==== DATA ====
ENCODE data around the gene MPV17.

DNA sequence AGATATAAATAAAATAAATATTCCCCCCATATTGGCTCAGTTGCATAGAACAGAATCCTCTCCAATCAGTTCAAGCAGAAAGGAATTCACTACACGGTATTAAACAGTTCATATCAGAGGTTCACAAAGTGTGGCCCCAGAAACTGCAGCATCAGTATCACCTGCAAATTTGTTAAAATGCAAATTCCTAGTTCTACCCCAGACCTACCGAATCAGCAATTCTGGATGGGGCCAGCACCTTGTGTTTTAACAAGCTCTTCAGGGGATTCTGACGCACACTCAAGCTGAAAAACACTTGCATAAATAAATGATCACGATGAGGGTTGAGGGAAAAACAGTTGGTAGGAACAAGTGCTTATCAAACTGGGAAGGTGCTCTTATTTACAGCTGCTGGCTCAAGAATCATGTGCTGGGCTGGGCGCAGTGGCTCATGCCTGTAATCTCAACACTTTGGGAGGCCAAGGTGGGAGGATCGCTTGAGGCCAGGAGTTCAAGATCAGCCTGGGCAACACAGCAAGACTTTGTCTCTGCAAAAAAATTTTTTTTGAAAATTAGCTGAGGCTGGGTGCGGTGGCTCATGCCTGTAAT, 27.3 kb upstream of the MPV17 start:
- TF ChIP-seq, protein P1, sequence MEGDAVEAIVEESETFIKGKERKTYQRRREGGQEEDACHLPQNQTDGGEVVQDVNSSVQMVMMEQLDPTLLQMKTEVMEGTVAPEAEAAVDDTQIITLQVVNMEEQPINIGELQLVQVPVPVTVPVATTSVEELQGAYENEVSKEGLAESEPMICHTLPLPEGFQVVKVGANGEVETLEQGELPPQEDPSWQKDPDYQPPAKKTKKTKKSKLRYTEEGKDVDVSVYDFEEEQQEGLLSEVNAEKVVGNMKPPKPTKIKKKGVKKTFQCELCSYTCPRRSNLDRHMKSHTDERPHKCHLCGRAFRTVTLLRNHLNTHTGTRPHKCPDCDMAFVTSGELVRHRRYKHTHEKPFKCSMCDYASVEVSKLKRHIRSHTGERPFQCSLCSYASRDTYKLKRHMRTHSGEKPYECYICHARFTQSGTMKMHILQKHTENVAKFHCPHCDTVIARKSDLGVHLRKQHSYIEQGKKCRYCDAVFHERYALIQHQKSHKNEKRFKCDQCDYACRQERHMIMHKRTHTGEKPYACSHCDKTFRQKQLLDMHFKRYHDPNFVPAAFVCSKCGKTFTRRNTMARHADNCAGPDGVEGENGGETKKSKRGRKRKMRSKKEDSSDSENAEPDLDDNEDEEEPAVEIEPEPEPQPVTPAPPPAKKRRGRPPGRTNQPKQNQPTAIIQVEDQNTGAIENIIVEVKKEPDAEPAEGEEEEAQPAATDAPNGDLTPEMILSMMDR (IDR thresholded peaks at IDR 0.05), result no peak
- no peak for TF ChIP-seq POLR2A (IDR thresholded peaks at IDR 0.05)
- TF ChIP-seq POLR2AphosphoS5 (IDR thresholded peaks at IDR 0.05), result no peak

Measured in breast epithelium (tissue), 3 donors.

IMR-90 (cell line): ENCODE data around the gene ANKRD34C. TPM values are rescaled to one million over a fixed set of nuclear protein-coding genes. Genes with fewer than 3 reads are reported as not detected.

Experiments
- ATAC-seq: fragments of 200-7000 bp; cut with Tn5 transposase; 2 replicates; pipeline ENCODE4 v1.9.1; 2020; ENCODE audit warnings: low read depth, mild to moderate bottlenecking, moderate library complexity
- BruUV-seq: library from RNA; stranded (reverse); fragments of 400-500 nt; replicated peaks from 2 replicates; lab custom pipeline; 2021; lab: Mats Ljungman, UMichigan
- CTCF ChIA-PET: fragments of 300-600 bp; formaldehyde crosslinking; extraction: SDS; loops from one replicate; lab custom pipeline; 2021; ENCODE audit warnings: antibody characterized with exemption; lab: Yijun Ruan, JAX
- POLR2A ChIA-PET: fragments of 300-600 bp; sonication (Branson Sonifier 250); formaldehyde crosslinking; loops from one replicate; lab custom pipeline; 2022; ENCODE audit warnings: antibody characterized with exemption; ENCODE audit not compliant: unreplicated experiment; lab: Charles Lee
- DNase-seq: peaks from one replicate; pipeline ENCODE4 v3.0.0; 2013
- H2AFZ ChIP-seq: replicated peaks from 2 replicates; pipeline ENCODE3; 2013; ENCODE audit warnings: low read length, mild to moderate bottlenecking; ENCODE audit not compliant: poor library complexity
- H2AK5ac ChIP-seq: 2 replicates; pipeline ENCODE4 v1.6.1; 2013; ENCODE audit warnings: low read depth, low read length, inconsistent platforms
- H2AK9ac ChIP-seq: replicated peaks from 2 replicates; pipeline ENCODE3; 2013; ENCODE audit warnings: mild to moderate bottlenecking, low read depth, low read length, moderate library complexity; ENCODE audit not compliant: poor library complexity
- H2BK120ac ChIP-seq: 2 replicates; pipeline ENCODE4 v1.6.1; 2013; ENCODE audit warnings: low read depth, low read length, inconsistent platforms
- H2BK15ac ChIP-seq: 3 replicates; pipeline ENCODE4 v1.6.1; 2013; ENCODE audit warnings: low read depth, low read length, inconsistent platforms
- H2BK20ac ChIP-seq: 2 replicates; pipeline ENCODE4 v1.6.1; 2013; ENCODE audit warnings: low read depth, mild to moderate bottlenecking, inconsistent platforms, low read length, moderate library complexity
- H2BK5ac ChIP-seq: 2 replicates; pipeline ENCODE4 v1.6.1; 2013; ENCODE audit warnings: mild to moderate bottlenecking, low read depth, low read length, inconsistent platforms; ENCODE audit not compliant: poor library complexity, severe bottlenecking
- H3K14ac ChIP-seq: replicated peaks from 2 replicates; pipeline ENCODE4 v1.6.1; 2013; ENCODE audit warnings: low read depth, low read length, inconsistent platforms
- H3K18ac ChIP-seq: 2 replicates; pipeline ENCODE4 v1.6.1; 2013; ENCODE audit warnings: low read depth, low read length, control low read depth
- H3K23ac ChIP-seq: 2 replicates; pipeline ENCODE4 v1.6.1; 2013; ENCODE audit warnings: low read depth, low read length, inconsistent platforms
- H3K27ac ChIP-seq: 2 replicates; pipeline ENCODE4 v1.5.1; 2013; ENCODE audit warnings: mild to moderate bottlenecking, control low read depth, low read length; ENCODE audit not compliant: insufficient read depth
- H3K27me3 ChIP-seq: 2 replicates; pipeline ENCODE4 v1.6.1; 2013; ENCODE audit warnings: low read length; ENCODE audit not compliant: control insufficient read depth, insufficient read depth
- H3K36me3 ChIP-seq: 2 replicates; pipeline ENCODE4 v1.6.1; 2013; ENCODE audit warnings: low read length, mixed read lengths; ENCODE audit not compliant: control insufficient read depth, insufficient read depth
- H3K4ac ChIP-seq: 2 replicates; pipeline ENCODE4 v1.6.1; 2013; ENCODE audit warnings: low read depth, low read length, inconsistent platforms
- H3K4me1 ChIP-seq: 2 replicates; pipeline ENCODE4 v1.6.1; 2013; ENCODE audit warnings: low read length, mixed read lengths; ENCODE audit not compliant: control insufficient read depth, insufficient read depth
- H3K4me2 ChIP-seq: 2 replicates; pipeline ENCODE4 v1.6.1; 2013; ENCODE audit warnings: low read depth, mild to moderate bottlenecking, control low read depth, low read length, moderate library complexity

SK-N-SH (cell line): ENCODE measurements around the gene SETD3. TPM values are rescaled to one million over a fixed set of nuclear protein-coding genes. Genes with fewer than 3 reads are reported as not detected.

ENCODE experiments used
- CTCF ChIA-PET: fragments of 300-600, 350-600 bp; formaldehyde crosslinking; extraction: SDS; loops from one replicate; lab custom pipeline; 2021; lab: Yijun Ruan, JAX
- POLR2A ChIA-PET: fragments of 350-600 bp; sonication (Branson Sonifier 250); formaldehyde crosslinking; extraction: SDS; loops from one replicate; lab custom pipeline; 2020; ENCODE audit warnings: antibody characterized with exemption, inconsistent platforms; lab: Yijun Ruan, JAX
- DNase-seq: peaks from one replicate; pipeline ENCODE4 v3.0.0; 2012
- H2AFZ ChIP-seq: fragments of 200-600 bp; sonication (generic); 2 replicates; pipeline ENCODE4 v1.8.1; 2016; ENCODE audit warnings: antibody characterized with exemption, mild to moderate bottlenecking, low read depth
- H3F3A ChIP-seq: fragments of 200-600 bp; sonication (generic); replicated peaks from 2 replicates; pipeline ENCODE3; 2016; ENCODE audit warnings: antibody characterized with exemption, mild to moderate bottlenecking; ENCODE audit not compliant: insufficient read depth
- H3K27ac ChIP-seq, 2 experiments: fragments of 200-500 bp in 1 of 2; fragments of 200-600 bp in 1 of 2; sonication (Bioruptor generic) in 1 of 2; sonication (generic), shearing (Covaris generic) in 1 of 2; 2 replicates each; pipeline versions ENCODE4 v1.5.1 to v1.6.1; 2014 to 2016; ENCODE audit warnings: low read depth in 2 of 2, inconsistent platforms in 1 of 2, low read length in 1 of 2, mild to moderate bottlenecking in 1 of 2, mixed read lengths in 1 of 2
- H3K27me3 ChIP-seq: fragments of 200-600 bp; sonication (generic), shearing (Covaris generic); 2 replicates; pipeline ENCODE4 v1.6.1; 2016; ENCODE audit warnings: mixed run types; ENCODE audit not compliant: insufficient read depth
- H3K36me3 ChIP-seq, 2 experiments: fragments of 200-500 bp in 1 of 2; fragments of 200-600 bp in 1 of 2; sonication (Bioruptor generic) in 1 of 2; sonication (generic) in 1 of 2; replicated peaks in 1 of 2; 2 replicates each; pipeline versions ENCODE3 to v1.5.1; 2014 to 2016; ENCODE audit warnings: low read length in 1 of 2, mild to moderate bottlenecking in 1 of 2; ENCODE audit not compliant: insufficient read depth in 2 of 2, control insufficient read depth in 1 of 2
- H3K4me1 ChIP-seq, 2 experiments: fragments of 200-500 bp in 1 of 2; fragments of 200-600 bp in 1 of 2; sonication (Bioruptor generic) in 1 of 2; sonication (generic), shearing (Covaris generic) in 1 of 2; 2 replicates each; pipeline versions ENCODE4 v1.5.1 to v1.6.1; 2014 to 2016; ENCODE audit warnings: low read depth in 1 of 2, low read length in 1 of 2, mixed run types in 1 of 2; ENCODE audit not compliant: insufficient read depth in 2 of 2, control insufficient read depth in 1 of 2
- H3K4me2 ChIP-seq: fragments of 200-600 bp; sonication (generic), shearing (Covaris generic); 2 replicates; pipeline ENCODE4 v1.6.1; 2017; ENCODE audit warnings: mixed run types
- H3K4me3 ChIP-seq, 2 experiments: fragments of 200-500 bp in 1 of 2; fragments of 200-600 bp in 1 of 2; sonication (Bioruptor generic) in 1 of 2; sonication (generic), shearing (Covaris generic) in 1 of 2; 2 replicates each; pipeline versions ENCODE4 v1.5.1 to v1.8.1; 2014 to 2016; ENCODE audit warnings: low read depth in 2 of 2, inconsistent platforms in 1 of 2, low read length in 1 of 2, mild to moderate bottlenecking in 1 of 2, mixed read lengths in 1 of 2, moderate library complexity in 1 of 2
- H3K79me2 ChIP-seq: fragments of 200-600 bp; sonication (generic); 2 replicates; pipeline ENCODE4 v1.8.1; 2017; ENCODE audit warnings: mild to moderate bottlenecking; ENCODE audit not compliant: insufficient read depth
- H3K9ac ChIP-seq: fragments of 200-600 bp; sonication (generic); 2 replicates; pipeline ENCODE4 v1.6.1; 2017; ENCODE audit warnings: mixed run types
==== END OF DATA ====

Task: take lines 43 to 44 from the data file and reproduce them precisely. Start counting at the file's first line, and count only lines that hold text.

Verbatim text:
- H3K79me2 ChIP-seq: fragments of 200-600 bp; sonication (generic); 2 replicates; pipeline ENCODE4 v1.8.1; 2017; ENCODE audit warnings: mild to moderate bottlenecking; ENCODE audit not compliant: insufficient read depth
- H3K9ac ChIP-seq: fragments of 200-600 bp; sonication (generic); 2 replicates; pipeline ENCODE4 v1.6.1; 2017; ENCODE audit warnings: mixed run types